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  5. "Sie haben Wein."

"Sie haben Wein."

Translation:They have wine.

March 18, 2014

26 Comments


https://www.duolingo.com/profile/VinothB

"They are having wine" is it correct


https://www.duolingo.com/profile/gorn61

That's a valid English translation of this, yes.


https://www.duolingo.com/profile/AdityaGhanekar

Thanks, but then why it is marked as wrong?


https://www.duolingo.com/profile/Andrewsad1

"They have wine" and "They're having wine" mean different things when you translate them. "Sie haben Wein" means they have it, like in a basket or something. "Sie trinken Wein" would mean they're drinking it.


https://www.duolingo.com/profile/Akhyaa

Sie is they or she... confused... sometime you say its she n sometimes they


https://www.duolingo.com/profile/Andrewsad1

The hint is the n in haben. Because haben is plural, we're using the "they" form of Sie.


https://www.duolingo.com/profile/Andrew56429

Thank you for clearing that up. I was confused.


https://www.duolingo.com/profile/haydee14p

Thanks for the clarity


https://www.duolingo.com/profile/Anorkor_

Look at the verb which comes after. The one which means she usually ends with 'st' and the one which means they usually ends with 'en'


https://www.duolingo.com/profile/IrvLooby

Could this be construed as the formal "you"?


https://www.duolingo.com/profile/chtfn

I guess so, as we can not tell which one it is when it starts a sentence. "You have wine" and "you are having wine" should be right too.


https://www.duolingo.com/profile/ghaith.

"Wir" is it we or they?


https://www.duolingo.com/profile/Andrewsad1

Wir is we. Sie is they.


https://www.duolingo.com/profile/lsk16

Does this mean that in German, it cant tell the difference between 'they are having wine' and 'they have wine' ? The former is as in they are drinking wine together while the latter is they possess wine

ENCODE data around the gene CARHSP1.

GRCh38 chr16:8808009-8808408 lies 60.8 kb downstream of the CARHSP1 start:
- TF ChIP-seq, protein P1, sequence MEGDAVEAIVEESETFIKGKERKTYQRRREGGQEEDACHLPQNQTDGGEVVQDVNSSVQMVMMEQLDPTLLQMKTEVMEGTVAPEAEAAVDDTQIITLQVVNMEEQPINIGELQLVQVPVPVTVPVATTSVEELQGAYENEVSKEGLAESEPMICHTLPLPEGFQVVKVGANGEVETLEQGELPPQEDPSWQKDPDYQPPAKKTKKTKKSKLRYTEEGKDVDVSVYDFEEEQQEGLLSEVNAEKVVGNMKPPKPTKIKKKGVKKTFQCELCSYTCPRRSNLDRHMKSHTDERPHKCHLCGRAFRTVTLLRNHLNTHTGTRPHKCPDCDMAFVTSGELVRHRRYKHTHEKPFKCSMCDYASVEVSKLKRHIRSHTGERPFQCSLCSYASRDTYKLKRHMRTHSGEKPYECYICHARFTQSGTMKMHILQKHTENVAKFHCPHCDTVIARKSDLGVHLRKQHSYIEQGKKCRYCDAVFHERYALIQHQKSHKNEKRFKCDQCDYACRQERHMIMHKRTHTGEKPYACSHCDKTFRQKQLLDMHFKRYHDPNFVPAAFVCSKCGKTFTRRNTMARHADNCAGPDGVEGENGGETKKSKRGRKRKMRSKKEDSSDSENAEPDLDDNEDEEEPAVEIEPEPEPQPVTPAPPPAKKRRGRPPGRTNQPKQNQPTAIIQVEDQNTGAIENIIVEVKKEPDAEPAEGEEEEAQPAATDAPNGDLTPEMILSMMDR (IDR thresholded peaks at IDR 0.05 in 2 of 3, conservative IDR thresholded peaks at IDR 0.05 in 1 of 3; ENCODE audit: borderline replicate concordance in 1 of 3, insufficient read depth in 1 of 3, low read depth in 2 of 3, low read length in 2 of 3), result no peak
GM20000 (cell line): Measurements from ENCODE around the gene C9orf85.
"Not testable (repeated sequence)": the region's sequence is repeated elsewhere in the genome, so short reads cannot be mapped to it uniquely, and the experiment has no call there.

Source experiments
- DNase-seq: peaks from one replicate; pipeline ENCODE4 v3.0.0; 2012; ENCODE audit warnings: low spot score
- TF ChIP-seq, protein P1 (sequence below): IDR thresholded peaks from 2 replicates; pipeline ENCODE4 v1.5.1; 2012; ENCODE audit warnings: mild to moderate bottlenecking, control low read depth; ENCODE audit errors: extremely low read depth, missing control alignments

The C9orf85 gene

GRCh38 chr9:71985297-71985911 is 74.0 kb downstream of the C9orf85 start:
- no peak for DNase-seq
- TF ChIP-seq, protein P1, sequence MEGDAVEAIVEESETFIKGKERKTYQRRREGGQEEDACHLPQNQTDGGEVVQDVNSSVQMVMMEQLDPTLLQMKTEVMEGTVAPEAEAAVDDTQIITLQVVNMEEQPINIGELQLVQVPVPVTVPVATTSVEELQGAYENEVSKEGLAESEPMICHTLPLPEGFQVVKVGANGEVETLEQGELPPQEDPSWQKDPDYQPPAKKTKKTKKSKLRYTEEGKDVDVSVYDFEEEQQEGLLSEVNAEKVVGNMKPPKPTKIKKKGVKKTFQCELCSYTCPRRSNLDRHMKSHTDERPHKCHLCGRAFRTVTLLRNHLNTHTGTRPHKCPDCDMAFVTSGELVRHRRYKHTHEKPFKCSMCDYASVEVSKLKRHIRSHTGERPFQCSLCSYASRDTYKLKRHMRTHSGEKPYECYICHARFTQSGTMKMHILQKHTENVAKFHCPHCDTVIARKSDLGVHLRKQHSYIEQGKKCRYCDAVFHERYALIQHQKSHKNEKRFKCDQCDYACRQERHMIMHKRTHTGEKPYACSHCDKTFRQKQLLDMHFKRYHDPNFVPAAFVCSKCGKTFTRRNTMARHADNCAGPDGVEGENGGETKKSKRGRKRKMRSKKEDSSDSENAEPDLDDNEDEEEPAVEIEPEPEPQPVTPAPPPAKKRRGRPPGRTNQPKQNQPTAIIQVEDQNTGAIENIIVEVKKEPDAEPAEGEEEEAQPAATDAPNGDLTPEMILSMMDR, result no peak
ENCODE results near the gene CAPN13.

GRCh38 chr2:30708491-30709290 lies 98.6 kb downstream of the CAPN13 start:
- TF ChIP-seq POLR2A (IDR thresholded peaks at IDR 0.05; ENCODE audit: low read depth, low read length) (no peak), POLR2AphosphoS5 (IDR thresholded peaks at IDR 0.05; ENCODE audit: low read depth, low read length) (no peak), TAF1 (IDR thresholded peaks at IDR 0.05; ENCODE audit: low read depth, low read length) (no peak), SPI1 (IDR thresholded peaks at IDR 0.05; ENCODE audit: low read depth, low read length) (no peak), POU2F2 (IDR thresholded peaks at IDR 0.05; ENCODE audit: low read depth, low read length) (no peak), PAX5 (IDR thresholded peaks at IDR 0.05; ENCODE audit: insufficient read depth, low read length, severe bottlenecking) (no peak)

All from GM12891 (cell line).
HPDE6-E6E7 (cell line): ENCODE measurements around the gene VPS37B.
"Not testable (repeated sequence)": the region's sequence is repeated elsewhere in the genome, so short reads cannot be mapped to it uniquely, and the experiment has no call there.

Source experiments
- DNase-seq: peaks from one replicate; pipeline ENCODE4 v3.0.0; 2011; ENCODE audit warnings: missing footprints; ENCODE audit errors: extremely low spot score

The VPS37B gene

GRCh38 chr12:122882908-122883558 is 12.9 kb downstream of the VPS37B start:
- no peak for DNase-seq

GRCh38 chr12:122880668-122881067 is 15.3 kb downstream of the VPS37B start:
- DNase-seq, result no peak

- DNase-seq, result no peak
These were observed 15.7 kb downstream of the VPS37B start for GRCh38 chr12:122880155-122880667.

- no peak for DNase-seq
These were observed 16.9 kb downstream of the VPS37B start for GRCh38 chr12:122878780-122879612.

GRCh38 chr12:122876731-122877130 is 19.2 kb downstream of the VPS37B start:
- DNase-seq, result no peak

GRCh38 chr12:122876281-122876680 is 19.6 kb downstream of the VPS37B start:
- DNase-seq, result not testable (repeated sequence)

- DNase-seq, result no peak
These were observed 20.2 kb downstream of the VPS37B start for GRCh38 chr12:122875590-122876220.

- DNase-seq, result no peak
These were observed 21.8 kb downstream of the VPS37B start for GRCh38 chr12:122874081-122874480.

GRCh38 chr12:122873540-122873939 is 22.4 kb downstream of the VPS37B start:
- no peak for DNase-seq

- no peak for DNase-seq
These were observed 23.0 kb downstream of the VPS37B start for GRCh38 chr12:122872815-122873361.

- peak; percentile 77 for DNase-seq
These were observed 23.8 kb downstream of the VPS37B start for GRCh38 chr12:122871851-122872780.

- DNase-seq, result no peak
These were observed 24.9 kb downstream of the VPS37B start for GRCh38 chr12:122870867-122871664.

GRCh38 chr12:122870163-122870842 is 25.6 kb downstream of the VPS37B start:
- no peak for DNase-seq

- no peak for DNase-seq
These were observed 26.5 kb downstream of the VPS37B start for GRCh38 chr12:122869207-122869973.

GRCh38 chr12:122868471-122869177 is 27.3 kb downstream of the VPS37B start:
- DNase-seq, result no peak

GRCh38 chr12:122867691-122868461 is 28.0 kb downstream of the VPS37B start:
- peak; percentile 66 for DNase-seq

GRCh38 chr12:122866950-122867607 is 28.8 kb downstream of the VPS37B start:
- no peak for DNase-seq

https://www.duolingo.com/profile/Andrewsad1

It's my understanding that if the group if drinking, the sentence will include that information. Otherwise, it just means that possess wine.


https://www.duolingo.com/profile/davisumana

They have wine. Sie-they. Haben-have. Wein-wine.


https://www.duolingo.com/profile/Andrewsad1

Sie could be they OR she. The reason we're using "they" is because haben is plural


https://www.duolingo.com/profile/kinzy2604

Sie habt wein would mean "she has wine"??


https://www.duolingo.com/profile/mizinamo

Close: sie hat.

habt is the form for ihr (you, plural, informal).


https://www.duolingo.com/profile/viktorija.lulaka

She have wine in incorect. Why?


https://www.duolingo.com/profile/nob2451

Sie hat Wein means She have wine Sie haben Wein means They have wine. Sie is like "you" in english. Can be you as an individual, or you as more than one person. Just it's in 3rd person not in 2nd. The affix of the verb tells you which it is.


https://www.duolingo.com/profile/mariamelba12

How can i differanciate between sie which means she and sie which means they


https://www.duolingo.com/profile/Daleen735952

Read the replies above. They explain it nicely.


https://www.duolingo.com/profile/Spencer146864

It should be excepted if you accidentally do a minor spelling error


https://www.duolingo.com/profile/mizinamo

If a minor spelling error (e.g. one letter is wrong or missing) results in something that is not a word, then it's generally accepted with a typo warning. For example, if you write "errpr" instead of "error" -- since "errpr" is not a word, it's considered a typo for "error".

But if you write, say, "excepted" instead of "accepted", that would be rejected because "excepted" is a real word -- just not the correct one in that sentence.

In the end, though, it's you who are responsible for what the sentence says when you press Submit -- double-check your answers to catch spelling errors before submitting them.

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